Turkish gold trader seeks U.S. judge's recusal in Iran sanctions case

August 30, 2016 6:28 PM EDT

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By Nate Raymond

NEW YORK (Reuters) - A Turkish gold trader accused of conspiring to violate U.S. sanctions against Iran on Tuesday asked a federal judge to recuse himself, citing remarks he made about a series of earlier Turkish prosecutions targeting him and others.

Lawyers for Reza Zarrab, 33, filed the motion a week before the judge they want recused, U.S. District Judge Richard Berman in Manhattan, was set to hear arguments over whether to dismiss the indictment against Zarrab, a wealthy businessman.

Berman's chambers declined comment. Spokesmen for Manhattan U.S. Attorney Preet Bharara, whose office is prosecuting the case, did not respond to requests for comment.

U.S. authorities arrested Zarrab in March and accused him and two others of engaging in hundreds of millions of dollars of transactions on behalf of Iran's government and Iranian entities from 2010 to 2015 in a scheme to evade U.S. sanctions.

Iranian-born Zarrab, who has pleaded not guilty, is being held without bail, after Berman in June rejected his request to be released on a $50 million bond and be detained at a Manhattan apartment.

Tuesday's motion focused on comments Berman made in 2014 at an Istanbul conference and in Turkish media following the collapse of a high-profile investigation in Turkey involving government officials and Zarrab.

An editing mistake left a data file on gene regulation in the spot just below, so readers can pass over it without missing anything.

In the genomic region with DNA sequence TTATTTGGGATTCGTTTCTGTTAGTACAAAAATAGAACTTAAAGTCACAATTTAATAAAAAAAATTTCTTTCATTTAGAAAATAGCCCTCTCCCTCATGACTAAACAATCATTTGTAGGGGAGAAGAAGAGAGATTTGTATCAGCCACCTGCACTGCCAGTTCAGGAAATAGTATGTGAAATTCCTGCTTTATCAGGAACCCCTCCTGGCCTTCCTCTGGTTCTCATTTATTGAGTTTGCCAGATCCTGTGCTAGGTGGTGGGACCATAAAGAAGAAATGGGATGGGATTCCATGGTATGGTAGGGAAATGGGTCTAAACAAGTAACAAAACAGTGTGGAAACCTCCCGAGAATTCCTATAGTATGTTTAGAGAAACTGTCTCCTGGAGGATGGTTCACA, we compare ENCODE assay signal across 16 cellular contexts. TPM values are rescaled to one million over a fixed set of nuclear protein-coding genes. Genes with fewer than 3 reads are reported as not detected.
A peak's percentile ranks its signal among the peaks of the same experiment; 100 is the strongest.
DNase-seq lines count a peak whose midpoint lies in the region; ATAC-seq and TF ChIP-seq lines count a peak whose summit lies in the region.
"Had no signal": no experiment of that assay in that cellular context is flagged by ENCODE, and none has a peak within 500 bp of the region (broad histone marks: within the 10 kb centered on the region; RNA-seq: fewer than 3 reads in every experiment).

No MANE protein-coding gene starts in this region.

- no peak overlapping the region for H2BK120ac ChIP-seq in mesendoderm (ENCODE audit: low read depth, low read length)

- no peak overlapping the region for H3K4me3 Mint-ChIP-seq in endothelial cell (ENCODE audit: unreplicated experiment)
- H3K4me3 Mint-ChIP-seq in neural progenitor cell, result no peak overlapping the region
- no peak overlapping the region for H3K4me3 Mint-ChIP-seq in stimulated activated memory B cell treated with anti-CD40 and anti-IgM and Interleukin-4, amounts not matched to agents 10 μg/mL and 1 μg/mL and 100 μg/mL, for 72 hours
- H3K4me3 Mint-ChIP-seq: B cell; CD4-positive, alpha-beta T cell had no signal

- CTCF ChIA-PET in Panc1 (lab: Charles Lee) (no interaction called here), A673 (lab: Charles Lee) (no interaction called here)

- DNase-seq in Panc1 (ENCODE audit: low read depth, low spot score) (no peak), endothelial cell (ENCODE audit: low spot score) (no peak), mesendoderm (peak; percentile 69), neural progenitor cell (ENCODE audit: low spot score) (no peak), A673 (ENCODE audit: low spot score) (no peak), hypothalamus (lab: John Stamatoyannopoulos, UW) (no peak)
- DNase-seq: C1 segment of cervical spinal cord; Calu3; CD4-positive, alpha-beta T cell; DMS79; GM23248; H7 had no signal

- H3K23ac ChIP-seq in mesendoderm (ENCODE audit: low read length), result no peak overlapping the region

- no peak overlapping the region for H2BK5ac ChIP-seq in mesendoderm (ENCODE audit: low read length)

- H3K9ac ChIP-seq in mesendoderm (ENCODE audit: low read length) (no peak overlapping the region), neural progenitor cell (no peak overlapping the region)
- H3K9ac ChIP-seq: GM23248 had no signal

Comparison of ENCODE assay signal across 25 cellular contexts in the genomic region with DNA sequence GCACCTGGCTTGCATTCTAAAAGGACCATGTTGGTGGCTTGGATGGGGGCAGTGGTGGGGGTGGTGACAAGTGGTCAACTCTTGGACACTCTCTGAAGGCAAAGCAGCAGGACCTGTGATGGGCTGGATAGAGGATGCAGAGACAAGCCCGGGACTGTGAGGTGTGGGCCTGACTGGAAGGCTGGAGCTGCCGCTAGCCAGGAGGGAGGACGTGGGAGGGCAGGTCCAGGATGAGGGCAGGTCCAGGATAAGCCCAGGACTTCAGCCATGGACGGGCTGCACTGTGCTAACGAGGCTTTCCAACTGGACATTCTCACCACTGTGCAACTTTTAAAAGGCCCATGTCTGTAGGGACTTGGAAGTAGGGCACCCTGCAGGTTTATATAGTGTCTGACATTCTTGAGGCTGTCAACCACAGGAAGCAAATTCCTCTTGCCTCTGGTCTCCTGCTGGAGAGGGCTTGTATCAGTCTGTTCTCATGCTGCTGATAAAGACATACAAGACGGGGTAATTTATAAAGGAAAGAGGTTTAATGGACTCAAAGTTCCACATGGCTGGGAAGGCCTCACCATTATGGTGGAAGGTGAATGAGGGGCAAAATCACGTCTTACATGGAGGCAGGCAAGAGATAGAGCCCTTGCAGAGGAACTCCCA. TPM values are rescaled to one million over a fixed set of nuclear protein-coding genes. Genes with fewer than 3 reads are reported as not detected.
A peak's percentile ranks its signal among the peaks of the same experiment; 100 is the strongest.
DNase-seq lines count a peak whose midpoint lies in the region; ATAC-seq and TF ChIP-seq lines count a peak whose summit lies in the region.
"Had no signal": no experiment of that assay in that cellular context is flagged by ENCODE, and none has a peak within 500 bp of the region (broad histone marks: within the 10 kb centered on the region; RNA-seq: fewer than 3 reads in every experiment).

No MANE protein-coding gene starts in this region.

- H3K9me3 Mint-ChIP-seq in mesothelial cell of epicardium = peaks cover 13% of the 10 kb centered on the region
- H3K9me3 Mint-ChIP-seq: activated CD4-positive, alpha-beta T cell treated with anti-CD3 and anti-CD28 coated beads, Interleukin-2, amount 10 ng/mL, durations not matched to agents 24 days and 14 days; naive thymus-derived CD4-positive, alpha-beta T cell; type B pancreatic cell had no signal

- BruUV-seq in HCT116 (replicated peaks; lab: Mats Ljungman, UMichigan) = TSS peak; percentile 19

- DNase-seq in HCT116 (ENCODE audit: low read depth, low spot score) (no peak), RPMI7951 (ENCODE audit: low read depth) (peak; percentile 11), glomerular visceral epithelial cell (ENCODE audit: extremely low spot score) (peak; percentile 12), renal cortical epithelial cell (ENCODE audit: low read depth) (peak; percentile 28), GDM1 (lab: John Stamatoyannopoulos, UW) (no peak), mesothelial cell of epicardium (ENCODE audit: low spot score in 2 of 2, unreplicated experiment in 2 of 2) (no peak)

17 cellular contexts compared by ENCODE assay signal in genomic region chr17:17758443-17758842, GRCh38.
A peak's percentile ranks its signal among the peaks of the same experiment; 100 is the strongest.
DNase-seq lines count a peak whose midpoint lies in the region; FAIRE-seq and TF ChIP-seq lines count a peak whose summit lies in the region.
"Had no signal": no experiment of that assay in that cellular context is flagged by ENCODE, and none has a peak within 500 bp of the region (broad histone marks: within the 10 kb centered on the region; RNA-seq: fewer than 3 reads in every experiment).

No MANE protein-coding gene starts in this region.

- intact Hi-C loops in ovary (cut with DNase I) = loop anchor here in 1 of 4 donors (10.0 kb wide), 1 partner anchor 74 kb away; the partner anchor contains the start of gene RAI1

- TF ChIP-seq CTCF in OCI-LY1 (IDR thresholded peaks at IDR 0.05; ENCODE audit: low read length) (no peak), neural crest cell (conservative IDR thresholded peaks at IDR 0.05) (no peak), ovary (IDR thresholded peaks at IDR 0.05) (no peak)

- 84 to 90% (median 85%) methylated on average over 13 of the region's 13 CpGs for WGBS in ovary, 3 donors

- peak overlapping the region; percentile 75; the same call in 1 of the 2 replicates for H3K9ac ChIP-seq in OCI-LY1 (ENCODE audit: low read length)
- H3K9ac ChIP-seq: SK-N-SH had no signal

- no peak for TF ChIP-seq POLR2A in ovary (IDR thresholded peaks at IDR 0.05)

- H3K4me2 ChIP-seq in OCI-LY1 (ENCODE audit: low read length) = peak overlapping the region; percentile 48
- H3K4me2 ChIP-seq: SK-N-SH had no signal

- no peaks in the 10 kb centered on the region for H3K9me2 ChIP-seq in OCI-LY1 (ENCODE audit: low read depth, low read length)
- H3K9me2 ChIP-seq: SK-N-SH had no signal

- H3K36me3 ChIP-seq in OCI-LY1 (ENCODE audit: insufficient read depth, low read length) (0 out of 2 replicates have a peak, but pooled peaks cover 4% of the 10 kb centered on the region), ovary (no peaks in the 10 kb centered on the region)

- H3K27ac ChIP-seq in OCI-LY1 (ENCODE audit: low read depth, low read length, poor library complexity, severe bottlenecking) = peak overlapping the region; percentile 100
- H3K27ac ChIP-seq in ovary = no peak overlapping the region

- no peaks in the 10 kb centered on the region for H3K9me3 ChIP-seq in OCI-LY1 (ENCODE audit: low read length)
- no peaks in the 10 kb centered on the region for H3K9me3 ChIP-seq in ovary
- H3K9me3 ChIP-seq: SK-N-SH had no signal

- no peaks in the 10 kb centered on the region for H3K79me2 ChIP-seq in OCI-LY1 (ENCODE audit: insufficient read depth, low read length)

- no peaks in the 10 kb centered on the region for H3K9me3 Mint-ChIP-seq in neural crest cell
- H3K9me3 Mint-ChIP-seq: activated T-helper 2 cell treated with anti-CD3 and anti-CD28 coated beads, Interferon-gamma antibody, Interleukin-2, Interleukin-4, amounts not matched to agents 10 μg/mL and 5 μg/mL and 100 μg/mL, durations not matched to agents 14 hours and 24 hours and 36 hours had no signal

In that case, Turkish prosecutors charged Zarrab in December 2013, along with several others, and accused him of paying cabinet-level governmental officials and bank officers bribes to facilitate transactions benefiting Iran.

Turkish President Tayyip Erdogan, who was then prime minister and who U.S. prosecutors said has "close ties" to Zarrab, at the time cast the case as a coup attempt orchestrated by his political enemies.

Several prosecutors were removed from the case, police investigators reassigned, and the investigation was dropped.

In his 2014 remarks, Berman commented on the Turkish probe, calling it "inappropriate to change the rules of the game while the game is taking place," Zarrab's lawyers said. Berman also said "rule of law is under attack in Turkey," the lawyers added.

Zarrab's lawyers said "reasonable observers could conclude that the court already formulated opinions, prior to this case, bearing on Mr. Zarrab's purported criminality and his relationship with officials of the Turkish government."

Zarrab's lawyers added the conference was sponsored by a law firm where several lawyers were charged after July's coup attempt in Turkey, which has led to purges of the military, civil service, judiciary and academia.

(Reporting by Nate Raymond in New York; Editing by Alan Crosby)

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